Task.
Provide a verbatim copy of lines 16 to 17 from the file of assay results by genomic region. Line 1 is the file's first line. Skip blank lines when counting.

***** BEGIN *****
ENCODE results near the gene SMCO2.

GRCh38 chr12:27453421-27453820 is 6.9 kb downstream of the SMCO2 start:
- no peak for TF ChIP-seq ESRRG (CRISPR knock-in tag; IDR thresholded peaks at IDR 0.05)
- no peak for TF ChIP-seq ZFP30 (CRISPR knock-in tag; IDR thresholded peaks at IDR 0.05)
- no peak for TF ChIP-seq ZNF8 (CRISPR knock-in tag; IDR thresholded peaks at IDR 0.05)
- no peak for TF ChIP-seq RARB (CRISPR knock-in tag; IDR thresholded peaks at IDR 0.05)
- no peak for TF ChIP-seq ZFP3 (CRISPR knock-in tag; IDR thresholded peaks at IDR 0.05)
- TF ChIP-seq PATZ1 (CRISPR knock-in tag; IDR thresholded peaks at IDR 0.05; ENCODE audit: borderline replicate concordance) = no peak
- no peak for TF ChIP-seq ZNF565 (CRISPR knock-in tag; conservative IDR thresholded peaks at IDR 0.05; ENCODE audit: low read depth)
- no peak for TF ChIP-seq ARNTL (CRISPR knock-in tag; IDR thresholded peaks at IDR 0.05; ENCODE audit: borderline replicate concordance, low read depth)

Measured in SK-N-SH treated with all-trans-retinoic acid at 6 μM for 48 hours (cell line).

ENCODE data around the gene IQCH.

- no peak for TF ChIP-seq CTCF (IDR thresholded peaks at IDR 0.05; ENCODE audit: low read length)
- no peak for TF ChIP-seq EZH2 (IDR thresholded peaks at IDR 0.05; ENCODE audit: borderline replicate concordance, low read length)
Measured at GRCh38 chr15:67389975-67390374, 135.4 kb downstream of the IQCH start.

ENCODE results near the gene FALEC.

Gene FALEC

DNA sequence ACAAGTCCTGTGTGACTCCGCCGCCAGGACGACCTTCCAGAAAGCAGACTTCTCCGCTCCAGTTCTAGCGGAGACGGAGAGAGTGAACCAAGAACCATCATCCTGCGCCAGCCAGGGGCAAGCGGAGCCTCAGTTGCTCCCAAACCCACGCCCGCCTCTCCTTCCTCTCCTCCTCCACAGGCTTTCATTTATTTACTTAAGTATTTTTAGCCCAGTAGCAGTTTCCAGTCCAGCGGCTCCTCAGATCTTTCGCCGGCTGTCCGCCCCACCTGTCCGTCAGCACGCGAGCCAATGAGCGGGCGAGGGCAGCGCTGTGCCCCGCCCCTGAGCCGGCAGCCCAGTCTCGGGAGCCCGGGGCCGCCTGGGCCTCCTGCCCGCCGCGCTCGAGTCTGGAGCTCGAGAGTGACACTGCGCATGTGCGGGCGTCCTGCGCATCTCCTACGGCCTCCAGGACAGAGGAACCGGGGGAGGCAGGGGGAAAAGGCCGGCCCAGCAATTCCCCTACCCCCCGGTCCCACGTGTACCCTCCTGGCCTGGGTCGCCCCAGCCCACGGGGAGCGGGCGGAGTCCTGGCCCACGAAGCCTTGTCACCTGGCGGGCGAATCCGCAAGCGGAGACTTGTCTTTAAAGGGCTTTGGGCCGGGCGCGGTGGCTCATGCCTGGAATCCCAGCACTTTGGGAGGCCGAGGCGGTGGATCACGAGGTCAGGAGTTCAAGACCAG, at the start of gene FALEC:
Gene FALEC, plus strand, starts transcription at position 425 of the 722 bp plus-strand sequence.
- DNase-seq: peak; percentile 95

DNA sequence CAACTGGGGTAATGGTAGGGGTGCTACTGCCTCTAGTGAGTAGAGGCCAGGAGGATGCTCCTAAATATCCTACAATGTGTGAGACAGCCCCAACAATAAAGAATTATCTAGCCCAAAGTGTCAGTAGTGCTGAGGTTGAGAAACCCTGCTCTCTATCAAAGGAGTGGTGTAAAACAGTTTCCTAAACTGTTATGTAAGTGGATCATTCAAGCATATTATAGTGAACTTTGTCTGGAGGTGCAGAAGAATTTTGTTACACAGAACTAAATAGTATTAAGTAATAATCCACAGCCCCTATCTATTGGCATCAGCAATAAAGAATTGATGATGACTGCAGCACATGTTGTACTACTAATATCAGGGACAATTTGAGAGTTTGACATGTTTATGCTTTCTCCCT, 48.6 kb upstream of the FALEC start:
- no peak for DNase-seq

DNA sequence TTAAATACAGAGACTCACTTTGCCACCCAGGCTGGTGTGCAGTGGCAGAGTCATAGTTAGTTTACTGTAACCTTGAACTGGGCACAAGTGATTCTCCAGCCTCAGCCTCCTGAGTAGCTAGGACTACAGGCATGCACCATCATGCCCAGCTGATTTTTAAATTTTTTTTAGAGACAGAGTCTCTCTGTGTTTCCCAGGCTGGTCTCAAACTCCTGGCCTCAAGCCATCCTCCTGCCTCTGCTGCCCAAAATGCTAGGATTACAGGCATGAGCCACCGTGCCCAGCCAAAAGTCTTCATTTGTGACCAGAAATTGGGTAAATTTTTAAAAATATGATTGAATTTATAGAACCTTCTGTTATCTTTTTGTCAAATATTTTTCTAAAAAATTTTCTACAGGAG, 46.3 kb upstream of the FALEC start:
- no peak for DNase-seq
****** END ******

ENCODE results near the gene FALEC.

Gene FALEC